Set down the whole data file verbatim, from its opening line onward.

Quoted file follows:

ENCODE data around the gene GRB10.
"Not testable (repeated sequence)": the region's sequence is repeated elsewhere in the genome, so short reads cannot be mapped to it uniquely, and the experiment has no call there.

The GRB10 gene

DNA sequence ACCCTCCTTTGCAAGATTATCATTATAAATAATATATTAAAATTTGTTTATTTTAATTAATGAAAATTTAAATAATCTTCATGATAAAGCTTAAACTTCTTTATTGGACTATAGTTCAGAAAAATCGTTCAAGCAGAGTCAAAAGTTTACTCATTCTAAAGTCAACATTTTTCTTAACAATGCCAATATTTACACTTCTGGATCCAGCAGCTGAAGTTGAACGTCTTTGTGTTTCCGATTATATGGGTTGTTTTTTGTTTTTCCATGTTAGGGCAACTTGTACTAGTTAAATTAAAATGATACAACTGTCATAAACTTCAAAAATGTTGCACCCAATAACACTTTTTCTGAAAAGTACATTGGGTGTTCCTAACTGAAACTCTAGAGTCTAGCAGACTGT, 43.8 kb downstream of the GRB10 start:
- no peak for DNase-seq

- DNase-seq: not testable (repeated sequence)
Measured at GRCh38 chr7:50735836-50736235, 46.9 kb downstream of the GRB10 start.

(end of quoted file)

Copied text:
ENCODE data around the gene GRB10.
"Not testable (repeated sequence)": the region's sequence is repeated elsewhere in the genome, so short reads cannot be mapped to it uniquely, and the experiment has no call there.

The GRB10 gene

DNA sequence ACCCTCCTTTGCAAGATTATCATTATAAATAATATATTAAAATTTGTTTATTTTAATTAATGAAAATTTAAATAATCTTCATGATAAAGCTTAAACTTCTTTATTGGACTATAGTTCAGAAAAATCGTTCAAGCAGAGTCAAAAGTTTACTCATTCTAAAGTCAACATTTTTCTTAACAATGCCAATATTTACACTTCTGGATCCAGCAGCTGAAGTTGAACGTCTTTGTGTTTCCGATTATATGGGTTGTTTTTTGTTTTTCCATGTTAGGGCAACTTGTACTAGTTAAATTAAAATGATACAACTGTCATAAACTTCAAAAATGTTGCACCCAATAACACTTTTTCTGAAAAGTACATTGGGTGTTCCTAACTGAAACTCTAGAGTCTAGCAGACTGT, 43.8 kb downstream of the GRB10 start:
- no peak for DNase-seq

- DNase-seq: not testable (repeated sequence)
Measured at GRCh38 chr7:50735836-50736235, 46.9 kb downstream of the GRB10 start.